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Article # 13104

Air Sampling-Helps Workers Breath Easier
A breath of fresh air is one of life's simple pleasures. But, let it get clouded with harmful gases and vapors, and breathing becomes a difficult and dangerous endeavor. Never before has the industry faced greater challenges than today to assure clean air in the workplace - as government agencies raise the standards for air quality and issue tough new regulations. To assure that workers are breathing the cleanest air possible, a sound monitoring/air sampling program is essential.

According to OSHA, an exposure monitoring/air sampling program should be prepared and implemented to identify and quantify airborne levels of potentially hazardous substances. A water-related solutions plant, which has implemented such a program with the assistance of Magid, handles more than 400 raw materials, some of which are hazardous.

"We monitor for hazardous materials including acrylic acid and formaldehyde," says John Nelson, senior industrial hygienist at the water-related solutions plant.

At the water-related solutions plant, they perform more than 300 air-sampling tests per year. The samples are collected through a variety of OSHA and NIOSH approved methods, and the results of the tests are sent to an unbiased outside lab for analysis. "We're always evaluating for potential exposures," says Nelson. "Monitoring helps us recognize, evaluate, and recommend how to control chemical and other potential hazards in the workplace. It also helps us determine what type of Personal Protective Equipment (PPE) to provide our workers."

At a company that manufactures dyes and pigments for the graphic arts industry, they too understand the importance of air sampling. The dye/pigment manufacturer is about to institute a new process that produces nitrogen dioxide as a byproduct. With the line expertly engineered, the manufacturer doesn't expect to see any nitrogen dioxide in the air; however, the company isn't taking chances. According to Dave Fisher, they are equipping line operators with portable monitors, provided by Magid, which continually test the air for nitrogen dioxide. If nitrogen dioxide is detected (above a predetermined level), the monitor sets off an audible alarm.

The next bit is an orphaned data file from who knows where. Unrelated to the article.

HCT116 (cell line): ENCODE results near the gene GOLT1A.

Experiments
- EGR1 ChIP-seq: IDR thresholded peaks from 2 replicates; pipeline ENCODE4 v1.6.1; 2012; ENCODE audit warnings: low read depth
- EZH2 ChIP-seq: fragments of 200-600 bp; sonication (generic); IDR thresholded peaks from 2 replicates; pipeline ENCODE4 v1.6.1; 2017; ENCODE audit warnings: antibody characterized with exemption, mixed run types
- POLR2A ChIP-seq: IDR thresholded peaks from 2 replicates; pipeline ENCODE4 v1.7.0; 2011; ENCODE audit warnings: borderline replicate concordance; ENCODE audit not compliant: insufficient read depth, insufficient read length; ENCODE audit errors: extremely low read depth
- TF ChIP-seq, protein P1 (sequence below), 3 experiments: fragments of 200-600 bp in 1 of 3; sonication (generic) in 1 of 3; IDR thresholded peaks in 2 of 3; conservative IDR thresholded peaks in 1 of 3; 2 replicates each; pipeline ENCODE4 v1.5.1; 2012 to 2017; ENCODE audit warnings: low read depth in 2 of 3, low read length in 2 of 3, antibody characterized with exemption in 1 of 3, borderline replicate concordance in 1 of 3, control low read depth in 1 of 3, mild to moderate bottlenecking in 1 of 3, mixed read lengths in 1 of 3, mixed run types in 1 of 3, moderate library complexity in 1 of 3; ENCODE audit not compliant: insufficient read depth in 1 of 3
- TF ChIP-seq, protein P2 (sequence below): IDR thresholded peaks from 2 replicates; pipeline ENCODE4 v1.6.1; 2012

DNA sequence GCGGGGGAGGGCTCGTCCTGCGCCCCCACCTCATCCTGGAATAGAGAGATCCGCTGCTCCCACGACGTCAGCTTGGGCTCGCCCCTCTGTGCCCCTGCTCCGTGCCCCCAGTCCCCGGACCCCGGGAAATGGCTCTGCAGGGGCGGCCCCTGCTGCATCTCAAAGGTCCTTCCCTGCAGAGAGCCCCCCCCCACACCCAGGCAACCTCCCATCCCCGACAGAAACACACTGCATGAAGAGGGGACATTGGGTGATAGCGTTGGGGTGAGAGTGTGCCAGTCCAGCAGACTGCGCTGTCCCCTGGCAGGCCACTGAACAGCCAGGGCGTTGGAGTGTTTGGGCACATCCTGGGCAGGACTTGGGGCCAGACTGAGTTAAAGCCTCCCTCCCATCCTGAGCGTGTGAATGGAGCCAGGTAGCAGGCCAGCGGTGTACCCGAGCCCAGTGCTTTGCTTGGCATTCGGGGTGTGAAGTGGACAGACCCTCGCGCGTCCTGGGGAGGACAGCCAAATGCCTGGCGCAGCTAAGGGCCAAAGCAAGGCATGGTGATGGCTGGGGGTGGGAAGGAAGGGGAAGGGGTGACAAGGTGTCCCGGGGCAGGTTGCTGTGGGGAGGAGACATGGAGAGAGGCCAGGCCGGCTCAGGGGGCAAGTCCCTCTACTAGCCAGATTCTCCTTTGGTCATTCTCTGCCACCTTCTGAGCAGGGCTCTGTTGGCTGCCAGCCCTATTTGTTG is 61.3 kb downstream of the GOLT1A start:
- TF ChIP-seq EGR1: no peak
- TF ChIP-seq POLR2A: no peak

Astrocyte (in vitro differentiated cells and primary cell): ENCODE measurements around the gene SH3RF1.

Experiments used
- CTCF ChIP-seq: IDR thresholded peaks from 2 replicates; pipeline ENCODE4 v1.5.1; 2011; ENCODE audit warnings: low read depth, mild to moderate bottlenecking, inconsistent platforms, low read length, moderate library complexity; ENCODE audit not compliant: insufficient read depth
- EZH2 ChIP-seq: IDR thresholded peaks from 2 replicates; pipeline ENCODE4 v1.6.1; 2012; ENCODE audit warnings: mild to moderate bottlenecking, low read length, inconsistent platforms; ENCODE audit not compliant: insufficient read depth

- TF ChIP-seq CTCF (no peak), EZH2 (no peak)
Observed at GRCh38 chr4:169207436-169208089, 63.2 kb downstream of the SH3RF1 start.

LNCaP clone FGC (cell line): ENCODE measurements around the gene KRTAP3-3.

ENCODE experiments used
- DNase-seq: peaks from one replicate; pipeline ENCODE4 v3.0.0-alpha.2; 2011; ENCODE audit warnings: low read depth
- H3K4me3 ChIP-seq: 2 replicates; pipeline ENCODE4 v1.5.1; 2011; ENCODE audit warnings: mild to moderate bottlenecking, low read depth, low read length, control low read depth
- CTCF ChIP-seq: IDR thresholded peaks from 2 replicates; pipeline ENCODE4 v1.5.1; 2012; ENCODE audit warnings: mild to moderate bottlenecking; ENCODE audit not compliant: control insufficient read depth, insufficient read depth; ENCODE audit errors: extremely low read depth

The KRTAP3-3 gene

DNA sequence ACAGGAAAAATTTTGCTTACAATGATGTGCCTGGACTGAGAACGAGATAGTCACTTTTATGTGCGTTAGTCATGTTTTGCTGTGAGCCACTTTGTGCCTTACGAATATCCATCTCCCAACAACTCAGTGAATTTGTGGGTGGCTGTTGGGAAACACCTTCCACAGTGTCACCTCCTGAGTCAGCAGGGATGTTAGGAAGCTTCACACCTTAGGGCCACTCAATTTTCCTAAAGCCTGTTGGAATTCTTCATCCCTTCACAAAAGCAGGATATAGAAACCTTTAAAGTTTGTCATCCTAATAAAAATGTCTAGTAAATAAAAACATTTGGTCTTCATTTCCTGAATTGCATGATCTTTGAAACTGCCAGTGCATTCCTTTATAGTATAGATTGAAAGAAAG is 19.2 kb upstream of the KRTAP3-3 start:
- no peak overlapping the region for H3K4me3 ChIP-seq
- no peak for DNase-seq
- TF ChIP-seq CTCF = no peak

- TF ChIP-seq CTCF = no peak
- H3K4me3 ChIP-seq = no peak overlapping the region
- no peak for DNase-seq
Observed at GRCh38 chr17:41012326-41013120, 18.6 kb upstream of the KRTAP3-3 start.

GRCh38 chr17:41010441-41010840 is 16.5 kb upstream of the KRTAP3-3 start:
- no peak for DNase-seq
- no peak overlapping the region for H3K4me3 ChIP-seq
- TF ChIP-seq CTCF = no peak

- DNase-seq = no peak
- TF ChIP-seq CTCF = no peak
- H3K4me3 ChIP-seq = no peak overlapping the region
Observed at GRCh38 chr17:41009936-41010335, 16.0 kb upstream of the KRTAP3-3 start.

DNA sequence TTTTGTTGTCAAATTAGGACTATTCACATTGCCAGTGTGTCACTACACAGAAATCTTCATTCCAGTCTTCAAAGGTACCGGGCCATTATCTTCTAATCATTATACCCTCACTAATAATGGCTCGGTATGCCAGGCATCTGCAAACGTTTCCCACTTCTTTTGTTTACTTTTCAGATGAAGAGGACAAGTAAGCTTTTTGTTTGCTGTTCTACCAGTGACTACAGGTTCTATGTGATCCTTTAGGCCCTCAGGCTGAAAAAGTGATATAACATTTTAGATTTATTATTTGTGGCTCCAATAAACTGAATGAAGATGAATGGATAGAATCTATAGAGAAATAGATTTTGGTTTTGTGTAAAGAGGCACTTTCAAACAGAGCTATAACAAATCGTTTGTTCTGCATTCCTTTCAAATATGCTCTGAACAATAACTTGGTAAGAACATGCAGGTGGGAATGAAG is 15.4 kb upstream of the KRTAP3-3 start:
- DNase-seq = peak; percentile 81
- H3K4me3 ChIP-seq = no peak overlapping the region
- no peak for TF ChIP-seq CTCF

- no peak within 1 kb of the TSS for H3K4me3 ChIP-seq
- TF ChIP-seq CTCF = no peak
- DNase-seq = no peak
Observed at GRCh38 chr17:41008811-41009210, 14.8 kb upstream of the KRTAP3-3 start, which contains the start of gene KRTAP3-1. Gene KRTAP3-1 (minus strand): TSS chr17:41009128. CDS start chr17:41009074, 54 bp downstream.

Testing 1-2-3
In general, air sampling equipment should be located in the vicinity of the workers to provide an indication of airborne hazard levels to which workers are exposed. Real-time air monitoring equipment, like that used at the dye/pigment manufacturer, should be located in a position to provide an early warning of a significant release of airborne hazardous material. Appropriate direct-reading air monitoring (in real time) and time-integrated air sampling (e.g., 8 hour time-weighted average, 15 minute short term exposure limit) should be conducted in accordance with applicable government regulations. Both direct-reading and time-integrated sampling should be used to test for the presence of air contaminants.

Compounds, which are found by time-integrated sampling but are not detected by direct-reading air monitors, may warrant modification of both the monitoring program and the levels of protection.

According to OSHA, work area air monitoring should be conducted to determine if pre-established action levels are being exceeded. If the action levels are being exceeded, additional controls should be implemented, or workers should upgrade PPE to the correct level of protection.

In addition, a combination of offsite, perimeter, and work area samples should be used to assess the release of air contaminants. While the primary objective of work area air monitoring is to assist in protecting onsite personnel from airborne contaminants, this data can also be used to assess the potential for detectable offsite emissions.

Upwind and downwind, offsite and perimeter monitoring should also be conducted. Air contaminant levels should be established upwind around the site perimeter in order to define the reference point or baseline to which downwind monitoring data can be compared. Comparisons of air monitoring data with this reference data may indicate areas which generate air contaminant levels above established action levels.

With an air tight program for protecting workers, everyone in the plant should breathe much easier.